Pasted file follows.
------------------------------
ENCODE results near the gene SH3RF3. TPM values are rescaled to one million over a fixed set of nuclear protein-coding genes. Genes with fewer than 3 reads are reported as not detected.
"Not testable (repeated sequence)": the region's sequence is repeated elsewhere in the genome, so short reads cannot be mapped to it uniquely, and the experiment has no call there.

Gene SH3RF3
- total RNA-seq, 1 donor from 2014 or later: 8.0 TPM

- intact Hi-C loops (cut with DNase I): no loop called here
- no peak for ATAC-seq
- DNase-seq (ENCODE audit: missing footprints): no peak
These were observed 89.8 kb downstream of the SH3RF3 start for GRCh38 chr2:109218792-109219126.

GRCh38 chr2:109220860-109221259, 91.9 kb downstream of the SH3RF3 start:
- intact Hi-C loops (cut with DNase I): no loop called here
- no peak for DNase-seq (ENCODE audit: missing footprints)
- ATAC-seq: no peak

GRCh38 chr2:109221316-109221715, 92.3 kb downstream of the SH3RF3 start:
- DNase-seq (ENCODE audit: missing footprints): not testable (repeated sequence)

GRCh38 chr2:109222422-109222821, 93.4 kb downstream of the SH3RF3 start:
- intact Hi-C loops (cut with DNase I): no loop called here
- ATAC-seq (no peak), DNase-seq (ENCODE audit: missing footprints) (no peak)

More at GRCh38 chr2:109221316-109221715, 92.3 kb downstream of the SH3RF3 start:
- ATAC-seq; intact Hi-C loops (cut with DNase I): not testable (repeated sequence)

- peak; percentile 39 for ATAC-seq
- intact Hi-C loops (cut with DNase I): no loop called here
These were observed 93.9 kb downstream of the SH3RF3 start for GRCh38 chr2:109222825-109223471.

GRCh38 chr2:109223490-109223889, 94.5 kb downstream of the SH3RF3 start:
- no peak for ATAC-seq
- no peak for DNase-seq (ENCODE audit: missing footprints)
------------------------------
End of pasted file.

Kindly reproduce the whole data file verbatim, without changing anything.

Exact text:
ENCODE results near the gene SH3RF3. TPM values are rescaled to one million over a fixed set of nuclear protein-coding genes. Genes with fewer than 3 reads are reported as not detected.
"Not testable (repeated sequence)": the region's sequence is repeated elsewhere in the genome, so short reads cannot be mapped to it uniquely, and the experiment has no call there.

Gene SH3RF3
- total RNA-seq, 1 donor from 2014 or later: 8.0 TPM

- intact Hi-C loops (cut with DNase I): no loop called here
- no peak for ATAC-seq
- DNase-seq (ENCODE audit: missing footprints): no peak
These were observed 89.8 kb downstream of the SH3RF3 start for GRCh38 chr2:109218792-109219126.

GRCh38 chr2:109220860-109221259, 91.9 kb downstream of the SH3RF3 start:
- intact Hi-C loops (cut with DNase I): no loop called here
- no peak for DNase-seq (ENCODE audit: missing footprints)
- ATAC-seq: no peak

GRCh38 chr2:109221316-109221715, 92.3 kb downstream of the SH3RF3 start:
- DNase-seq (ENCODE audit: missing footprints): not testable (repeated sequence)

GRCh38 chr2:109222422-109222821, 93.4 kb downstream of the SH3RF3 start:
- intact Hi-C loops (cut with DNase I): no loop called here
- ATAC-seq (no peak), DNase-seq (ENCODE audit: missing footprints) (no peak)

More at GRCh38 chr2:109221316-109221715, 92.3 kb downstream of the SH3RF3 start:
- ATAC-seq; intact Hi-C loops (cut with DNase I): not testable (repeated sequence)

- peak; percentile 39 for ATAC-seq
- intact Hi-C loops (cut with DNase I): no loop called here
These were observed 93.9 kb downstream of the SH3RF3 start for GRCh38 chr2:109222825-109223471.

GRCh38 chr2:109223490-109223889, 94.5 kb downstream of the SH3RF3 start:
- no peak for ATAC-seq
- no peak for DNase-seq (ENCODE audit: missing footprints)